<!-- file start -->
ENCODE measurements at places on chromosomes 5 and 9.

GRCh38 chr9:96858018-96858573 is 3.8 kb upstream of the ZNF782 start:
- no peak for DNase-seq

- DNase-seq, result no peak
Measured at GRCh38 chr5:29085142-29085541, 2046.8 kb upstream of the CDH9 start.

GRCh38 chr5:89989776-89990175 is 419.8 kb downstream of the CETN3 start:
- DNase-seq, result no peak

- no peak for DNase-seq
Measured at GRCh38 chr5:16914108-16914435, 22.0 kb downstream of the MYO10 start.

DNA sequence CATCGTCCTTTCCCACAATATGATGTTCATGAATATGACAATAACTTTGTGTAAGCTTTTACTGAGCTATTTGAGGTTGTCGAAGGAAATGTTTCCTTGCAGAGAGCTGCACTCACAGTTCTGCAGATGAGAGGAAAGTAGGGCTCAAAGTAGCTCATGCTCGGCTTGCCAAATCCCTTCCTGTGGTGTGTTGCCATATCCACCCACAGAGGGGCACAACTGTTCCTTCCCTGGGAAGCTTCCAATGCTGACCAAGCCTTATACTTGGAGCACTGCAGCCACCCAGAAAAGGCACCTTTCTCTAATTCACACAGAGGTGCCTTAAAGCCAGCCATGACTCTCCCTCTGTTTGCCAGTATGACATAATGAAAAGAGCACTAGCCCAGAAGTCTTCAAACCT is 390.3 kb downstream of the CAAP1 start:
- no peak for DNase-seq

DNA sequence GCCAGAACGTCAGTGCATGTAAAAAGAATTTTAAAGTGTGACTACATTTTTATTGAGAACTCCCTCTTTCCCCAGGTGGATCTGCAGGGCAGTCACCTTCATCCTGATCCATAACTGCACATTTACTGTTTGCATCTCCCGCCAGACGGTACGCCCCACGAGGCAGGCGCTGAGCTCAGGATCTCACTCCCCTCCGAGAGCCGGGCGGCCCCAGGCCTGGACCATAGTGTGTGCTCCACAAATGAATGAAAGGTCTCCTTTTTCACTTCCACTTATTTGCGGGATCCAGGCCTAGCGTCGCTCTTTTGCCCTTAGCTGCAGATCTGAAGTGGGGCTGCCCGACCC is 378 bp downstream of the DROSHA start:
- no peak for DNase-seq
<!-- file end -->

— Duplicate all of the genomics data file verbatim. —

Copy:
ENCODE measurements at places on chromosomes 5 and 9.

GRCh38 chr9:96858018-96858573 is 3.8 kb upstream of the ZNF782 start:
- no peak for DNase-seq

- DNase-seq, result no peak
Measured at GRCh38 chr5:29085142-29085541, 2046.8 kb upstream of the CDH9 start.

GRCh38 chr5:89989776-89990175 is 419.8 kb downstream of the CETN3 start:
- DNase-seq, result no peak

- no peak for DNase-seq
Measured at GRCh38 chr5:16914108-16914435, 22.0 kb downstream of the MYO10 start.

DNA sequence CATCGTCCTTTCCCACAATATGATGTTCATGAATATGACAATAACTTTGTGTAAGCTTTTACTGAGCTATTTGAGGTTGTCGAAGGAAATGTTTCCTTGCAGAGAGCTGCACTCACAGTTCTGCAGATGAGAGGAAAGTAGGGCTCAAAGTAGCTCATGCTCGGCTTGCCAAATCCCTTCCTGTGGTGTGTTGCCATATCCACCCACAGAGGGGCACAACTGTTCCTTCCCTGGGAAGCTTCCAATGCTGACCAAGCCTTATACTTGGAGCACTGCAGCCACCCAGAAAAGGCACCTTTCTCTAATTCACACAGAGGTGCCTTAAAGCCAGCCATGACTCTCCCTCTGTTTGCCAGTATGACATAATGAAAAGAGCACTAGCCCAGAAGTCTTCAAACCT is 390.3 kb downstream of the CAAP1 start:
- no peak for DNase-seq

DNA sequence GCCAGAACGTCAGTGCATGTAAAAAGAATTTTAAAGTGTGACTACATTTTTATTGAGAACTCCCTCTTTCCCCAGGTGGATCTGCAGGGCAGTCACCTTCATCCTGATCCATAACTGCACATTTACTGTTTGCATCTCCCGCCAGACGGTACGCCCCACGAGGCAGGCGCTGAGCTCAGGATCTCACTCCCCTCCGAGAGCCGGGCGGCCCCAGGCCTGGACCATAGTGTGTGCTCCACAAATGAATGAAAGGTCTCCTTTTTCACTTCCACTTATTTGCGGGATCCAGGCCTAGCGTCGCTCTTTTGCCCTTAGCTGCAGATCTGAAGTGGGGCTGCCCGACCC is 378 bp downstream of the DROSHA start:
- no peak for DNase-seq